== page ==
Comments: No Ass Too Big To Kiss

To those who don't know, George Seldes was the hero of I.F. Stone--basically he was I.F. Stone before I.F. Stone was. There's no better starting point for anyone to understand the 20s and 30s, and in particular the rise of fascism. Seldes once made this shrewd observation: "If you look for the social-economic motive, you will not have to wait for history to tell you what was propaganda and what was truth." - George Seldes

That's probably why you don't hear a lot about social-economic motives from the bootlickers and fawning poets--they ARE propagandists.

Posted by N E at July 6, 2011 09:36 AM

N E, I learn something every time you comment.

Posted by Amandasaurus at July 6, 2011 09:52 AM

Mr Schwarz, you excel yourself! Great post!
Thank you for introducing me to George Seldes ( had never heard of him.... my ignorance ). And what a life he lead! Amazing!

here

http://en.wikipedia.org/wiki/George_Seldes

"Why don't our reporters butter up mass murderers with poetry anymore?"

If they are doing it, we will never know!! May be we will need WikiLeaks to expose them!

Posted by Rupa Shah at July 6, 2011 12:43 PM

For some unexplained reason, the link or the URL does not open the main page. however if you google GS's name, it will bring up the main page. Sorry about that.

Posted by Rupa Shah at July 6, 2011 12:50 PM

That Mussolini 'poem' is truly awful. It also has an eerie similarity to something Geraldo Rivera composed when trying to score an audience with Junior Samples during his short-lived bid for Lieutenant Governor of Georgia in the 70s:

I beg thy bloat to see,
Thy trucker cap to clasp,
Thy rural wit to hear,
For thou art Hee Haw,
And more than Hee Haw to me!

Posted by Flaming Hugo at July 6, 2011 12:57 PM

I just know people will call me an "ass kisser" but I DEARLY wish I could show MY appreciation for ALL Henry Kissinger has done for US AND the world by giving him, and his whole family, an ALL EXPENCE PAID VACATION to the beautiful coastal resorts in Chile.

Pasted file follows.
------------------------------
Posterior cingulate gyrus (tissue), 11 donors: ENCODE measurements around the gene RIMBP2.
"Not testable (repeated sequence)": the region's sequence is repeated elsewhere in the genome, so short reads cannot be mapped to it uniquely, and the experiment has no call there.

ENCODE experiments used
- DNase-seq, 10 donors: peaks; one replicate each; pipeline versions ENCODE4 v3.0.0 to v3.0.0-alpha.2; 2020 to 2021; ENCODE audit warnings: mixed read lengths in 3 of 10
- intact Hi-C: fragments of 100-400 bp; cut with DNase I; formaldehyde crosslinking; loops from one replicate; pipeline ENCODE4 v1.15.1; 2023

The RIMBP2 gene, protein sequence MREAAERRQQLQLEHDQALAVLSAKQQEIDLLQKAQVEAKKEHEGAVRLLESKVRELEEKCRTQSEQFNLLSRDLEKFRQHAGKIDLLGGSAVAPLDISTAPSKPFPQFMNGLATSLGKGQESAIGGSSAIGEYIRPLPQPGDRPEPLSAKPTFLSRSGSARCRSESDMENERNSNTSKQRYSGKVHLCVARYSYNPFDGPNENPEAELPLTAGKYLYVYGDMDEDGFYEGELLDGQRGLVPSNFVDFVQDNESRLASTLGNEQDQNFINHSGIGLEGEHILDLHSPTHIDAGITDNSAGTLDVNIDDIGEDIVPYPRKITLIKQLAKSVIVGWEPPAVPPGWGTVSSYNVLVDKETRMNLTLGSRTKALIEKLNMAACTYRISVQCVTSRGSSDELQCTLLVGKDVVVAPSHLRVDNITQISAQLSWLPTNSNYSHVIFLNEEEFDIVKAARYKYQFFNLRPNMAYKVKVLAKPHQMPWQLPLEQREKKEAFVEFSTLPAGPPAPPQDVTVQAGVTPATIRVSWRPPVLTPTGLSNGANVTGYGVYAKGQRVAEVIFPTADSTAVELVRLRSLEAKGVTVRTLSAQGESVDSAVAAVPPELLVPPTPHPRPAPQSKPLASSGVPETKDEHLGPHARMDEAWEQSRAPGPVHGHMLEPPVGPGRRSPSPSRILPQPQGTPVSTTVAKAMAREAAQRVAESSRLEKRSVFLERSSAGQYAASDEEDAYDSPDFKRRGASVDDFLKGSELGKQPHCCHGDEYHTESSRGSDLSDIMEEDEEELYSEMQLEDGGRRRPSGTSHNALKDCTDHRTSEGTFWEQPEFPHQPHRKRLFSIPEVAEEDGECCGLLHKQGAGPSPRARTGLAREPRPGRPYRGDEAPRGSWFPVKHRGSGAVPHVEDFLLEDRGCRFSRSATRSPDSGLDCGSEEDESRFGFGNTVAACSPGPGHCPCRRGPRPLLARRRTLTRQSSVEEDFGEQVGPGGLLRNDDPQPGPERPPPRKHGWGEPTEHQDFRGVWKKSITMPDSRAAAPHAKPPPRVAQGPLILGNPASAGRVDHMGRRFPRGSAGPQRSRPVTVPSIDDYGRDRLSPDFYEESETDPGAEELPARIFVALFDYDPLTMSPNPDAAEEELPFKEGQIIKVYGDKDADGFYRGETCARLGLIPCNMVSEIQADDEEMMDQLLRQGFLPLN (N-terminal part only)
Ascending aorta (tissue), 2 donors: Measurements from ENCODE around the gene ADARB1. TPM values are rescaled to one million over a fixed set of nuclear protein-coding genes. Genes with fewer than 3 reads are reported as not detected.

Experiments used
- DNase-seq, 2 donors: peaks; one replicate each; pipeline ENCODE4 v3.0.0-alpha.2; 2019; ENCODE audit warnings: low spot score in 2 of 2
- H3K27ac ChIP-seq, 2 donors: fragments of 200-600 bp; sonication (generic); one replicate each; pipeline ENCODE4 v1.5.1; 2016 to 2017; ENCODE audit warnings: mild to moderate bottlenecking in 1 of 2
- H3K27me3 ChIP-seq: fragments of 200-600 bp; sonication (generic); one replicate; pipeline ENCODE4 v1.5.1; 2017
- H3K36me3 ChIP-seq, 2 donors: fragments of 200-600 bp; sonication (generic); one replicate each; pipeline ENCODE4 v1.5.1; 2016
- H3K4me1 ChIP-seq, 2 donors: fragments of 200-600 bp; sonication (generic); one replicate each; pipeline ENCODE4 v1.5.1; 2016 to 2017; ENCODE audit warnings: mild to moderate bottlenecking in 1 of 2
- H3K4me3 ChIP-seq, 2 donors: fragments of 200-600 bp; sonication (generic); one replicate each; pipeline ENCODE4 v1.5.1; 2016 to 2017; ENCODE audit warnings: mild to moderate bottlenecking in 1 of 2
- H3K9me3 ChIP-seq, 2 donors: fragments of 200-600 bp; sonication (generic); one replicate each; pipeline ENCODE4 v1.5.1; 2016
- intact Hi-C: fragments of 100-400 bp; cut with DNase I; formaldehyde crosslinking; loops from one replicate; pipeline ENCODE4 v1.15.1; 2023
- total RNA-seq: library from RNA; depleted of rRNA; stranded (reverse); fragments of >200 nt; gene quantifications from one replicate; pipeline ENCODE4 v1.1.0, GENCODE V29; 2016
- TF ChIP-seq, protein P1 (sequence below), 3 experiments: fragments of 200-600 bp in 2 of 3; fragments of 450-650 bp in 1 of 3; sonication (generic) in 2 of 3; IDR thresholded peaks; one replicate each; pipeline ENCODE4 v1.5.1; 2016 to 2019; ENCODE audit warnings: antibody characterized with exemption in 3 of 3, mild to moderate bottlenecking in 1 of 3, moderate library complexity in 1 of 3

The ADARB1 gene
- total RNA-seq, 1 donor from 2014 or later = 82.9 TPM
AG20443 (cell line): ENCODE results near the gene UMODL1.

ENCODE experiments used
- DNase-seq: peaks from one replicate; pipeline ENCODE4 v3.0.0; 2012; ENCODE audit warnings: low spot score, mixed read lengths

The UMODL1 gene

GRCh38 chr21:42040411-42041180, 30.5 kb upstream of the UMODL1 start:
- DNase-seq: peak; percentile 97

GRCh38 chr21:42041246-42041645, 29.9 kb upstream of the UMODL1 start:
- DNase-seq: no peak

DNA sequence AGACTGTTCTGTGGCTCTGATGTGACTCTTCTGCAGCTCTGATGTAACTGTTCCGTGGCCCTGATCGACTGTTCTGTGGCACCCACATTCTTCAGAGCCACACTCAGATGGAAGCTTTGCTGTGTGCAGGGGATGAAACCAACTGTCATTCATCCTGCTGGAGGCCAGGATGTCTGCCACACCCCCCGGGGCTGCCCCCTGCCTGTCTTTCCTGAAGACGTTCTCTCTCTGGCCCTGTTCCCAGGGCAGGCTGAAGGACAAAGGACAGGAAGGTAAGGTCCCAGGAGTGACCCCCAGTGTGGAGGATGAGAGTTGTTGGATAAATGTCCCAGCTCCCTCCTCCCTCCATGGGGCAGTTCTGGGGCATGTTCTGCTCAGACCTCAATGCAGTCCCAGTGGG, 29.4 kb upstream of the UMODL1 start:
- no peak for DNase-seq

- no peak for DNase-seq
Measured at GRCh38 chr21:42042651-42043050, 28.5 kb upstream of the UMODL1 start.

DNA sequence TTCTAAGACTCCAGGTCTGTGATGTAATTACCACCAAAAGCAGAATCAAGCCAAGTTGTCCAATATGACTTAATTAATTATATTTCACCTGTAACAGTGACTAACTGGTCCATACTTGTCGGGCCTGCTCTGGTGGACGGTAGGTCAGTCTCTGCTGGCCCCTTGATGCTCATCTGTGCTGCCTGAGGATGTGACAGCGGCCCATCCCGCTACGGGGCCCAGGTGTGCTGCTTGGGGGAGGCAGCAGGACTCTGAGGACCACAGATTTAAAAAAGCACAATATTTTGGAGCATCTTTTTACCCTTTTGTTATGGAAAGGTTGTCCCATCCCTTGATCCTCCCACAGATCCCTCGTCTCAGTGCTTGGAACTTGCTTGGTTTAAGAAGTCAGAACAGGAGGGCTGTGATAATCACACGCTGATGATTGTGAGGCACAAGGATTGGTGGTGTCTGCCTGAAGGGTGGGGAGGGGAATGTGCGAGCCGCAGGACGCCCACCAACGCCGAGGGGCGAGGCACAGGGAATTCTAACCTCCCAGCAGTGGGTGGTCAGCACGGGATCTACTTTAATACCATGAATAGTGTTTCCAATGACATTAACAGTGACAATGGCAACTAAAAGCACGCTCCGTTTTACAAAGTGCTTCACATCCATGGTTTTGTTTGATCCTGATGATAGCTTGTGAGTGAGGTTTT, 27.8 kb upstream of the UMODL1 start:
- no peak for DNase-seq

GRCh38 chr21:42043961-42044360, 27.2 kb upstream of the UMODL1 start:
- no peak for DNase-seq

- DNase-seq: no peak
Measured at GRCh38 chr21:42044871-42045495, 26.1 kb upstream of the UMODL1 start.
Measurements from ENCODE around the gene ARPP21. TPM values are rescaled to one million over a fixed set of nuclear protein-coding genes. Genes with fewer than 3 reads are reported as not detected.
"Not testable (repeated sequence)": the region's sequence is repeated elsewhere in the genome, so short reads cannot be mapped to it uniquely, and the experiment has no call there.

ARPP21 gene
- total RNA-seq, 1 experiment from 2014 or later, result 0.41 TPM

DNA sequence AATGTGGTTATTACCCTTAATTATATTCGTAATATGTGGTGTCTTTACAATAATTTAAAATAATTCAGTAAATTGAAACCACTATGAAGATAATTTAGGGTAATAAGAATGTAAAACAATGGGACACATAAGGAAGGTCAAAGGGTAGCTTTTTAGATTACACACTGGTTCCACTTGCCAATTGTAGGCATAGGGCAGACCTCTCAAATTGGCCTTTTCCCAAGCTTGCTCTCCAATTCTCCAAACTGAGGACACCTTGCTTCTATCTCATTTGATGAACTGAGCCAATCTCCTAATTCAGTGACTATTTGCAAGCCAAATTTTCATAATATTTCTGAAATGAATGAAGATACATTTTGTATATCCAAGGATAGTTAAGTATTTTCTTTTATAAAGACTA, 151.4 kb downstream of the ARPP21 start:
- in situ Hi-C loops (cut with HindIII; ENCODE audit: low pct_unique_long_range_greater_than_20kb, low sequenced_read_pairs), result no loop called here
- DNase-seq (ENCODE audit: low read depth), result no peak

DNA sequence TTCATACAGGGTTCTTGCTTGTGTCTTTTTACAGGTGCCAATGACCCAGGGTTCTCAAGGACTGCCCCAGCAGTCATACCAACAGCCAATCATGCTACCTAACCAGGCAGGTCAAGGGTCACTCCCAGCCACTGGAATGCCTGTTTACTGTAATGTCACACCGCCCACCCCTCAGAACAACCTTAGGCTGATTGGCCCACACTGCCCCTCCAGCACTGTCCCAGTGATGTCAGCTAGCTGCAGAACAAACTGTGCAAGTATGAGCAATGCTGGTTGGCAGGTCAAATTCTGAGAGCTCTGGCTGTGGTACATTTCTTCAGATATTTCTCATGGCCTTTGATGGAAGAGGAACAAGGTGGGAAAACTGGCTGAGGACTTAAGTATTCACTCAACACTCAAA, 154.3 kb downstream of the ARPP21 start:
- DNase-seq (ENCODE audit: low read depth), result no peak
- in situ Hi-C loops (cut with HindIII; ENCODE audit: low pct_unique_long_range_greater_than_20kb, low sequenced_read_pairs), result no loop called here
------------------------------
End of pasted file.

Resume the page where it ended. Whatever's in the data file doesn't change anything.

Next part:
Posted by Mike Meyer at July 6, 2011 01:14 PM

N E, I wonder if that was the inspiration for Goldman's "Follow the money."

Posted by will shetterly at July 6, 2011 01:43 PM

Why don't our reporters butter up mass murderers with poetry anymore? Western Civilization is in sad decline.

I blame casual Friday.


Posted by cemmcs at July 6, 2011 03:27 PM

@ N E
I googled your GS's observation and I found the following.....

Real History Blog: Full Video of "JFK and the Unspeakable" panel ...
realhistoryarchives.blogspot.com/.../full-video-of-jfk-and-unspeaka... - Cached - Block all realhistoryarchives.blogspot.com results
Nov 15, 2010 – Real History Blog. Is it news or propaganda? How can you tell? Read and learn how Real History informs the present, empowering you to wake up and ... "If you look for the social-economic motive, you will not have to wait for history to tell you what was propaganda and what was truth." - George Seldes.

That book about JFK you recommended was great. There is video discussion. I haven't seen it yet. I just found it. I am posting the link and the URL. I thought, it might interest you.

here

http://realhistoryarchives.blogspot.com/2010/11/full-video-of-jfk-and-unspeakable-panel.html

ps if you have already seen it, may be you can watch it again!! :-)

Posted by Rupa Shah at July 6, 2011 04:40 PM